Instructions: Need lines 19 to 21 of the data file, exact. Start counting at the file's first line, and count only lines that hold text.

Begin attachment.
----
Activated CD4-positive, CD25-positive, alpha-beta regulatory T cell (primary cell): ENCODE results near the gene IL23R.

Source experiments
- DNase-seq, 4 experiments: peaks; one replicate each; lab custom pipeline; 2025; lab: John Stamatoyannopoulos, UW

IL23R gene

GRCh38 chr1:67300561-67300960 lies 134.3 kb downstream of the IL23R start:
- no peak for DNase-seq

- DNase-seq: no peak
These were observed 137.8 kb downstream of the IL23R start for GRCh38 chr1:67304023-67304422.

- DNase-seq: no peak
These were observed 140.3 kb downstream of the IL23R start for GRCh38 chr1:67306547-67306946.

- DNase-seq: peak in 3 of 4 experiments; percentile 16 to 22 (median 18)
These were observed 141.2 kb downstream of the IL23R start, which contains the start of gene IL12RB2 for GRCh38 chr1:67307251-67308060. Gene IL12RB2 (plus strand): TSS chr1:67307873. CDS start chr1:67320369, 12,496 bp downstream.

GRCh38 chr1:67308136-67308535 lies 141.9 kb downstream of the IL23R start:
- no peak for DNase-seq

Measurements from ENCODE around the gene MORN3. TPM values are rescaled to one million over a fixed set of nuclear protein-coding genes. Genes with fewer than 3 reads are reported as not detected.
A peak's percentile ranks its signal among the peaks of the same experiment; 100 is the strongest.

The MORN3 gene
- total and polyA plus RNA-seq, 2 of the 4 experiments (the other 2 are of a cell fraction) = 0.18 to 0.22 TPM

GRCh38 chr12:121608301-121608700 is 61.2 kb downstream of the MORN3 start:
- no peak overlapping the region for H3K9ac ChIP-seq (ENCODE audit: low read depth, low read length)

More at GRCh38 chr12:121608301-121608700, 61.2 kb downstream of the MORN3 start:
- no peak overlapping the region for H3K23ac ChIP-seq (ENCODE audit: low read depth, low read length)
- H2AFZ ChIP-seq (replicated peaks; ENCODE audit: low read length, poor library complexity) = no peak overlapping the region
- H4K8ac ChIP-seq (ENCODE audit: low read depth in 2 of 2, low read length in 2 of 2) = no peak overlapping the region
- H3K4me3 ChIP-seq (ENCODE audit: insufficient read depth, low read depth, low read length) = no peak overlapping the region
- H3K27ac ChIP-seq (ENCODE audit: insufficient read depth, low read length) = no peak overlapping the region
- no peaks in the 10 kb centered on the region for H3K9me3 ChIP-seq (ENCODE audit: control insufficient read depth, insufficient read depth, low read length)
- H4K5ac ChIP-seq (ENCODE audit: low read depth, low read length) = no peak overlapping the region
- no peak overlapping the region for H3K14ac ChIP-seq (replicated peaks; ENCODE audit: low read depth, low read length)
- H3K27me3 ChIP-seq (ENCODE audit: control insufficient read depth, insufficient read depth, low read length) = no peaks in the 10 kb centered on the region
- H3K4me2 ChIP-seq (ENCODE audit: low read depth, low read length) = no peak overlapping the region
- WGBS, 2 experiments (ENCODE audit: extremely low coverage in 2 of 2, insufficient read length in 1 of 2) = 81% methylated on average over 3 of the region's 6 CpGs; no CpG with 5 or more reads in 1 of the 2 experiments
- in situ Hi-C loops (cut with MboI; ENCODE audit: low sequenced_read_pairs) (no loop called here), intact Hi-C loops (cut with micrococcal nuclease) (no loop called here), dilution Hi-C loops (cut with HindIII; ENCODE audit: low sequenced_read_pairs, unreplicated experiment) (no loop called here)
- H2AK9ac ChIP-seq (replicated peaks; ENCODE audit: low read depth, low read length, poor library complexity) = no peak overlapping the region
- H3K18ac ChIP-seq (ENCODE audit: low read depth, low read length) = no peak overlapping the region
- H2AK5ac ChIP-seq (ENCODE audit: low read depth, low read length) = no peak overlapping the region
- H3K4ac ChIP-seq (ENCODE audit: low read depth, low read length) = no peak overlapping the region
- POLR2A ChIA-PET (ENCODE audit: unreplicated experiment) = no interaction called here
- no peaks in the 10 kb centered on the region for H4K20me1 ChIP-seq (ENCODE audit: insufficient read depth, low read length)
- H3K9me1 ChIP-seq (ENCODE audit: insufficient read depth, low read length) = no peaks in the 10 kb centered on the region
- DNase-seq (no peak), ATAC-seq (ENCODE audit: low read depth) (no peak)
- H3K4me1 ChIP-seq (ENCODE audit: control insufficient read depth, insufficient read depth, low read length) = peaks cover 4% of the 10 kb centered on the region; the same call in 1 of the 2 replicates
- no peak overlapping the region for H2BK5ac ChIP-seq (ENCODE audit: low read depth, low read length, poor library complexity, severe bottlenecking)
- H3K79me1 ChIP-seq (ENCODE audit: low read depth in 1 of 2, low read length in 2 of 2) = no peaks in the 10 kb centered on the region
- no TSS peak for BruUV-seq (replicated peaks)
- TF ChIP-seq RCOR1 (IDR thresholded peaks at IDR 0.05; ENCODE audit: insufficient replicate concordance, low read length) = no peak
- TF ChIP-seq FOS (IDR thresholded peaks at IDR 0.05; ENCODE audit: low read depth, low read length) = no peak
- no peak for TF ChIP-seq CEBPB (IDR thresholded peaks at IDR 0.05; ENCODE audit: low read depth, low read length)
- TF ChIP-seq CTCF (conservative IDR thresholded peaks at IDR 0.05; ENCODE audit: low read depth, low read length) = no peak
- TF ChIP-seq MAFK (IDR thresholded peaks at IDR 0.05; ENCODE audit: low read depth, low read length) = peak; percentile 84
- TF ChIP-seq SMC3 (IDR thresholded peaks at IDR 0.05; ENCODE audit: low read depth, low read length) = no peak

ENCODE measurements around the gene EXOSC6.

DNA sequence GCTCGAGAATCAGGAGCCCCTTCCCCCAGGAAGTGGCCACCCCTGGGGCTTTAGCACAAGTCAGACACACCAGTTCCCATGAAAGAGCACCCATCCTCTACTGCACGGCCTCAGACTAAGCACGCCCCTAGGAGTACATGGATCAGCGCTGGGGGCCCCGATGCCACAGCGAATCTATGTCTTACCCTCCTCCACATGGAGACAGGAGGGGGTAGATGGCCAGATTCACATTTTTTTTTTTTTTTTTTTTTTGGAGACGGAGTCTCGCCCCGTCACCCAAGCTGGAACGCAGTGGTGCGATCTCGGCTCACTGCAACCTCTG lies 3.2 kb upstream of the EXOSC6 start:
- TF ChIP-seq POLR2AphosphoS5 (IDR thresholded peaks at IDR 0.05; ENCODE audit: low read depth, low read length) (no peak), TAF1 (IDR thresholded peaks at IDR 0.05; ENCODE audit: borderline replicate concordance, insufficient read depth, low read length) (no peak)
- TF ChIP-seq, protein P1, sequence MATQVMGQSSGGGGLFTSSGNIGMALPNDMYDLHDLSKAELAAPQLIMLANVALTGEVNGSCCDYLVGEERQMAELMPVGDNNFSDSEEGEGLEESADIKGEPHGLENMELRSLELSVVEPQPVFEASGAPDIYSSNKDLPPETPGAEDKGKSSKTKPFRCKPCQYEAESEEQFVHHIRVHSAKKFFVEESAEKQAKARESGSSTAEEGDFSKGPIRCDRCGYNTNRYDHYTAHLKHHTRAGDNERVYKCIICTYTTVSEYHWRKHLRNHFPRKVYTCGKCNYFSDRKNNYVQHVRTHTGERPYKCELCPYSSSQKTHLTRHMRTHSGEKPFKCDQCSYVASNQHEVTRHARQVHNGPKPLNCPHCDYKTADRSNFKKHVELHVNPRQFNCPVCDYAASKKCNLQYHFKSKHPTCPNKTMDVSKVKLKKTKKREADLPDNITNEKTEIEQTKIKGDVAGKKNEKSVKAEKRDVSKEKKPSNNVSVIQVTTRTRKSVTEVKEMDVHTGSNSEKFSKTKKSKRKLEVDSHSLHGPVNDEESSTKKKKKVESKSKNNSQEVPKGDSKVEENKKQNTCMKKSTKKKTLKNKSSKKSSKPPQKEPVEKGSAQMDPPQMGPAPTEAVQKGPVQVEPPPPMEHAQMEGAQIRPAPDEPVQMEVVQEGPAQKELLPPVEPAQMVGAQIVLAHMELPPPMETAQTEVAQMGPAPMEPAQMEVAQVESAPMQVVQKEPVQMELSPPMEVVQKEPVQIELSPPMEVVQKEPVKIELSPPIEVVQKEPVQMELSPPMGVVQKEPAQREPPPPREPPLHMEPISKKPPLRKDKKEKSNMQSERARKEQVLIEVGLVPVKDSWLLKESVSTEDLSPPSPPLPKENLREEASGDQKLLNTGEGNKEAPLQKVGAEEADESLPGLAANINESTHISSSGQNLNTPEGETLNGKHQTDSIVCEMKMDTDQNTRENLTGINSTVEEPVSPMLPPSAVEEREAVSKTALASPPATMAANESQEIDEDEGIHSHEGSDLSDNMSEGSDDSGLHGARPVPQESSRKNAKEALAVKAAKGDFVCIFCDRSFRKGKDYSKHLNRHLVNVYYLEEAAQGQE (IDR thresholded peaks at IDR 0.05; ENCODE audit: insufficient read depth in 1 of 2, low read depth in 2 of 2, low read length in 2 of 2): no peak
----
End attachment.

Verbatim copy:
GRCh38 chr12:121608301-121608700 is 61.2 kb downstream of the MORN3 start:
- no peak overlapping the region for H3K9ac ChIP-seq (ENCODE audit: low read depth, low read length)

More at GRCh38 chr12:121608301-121608700, 61.2 kb downstream of the MORN3 start: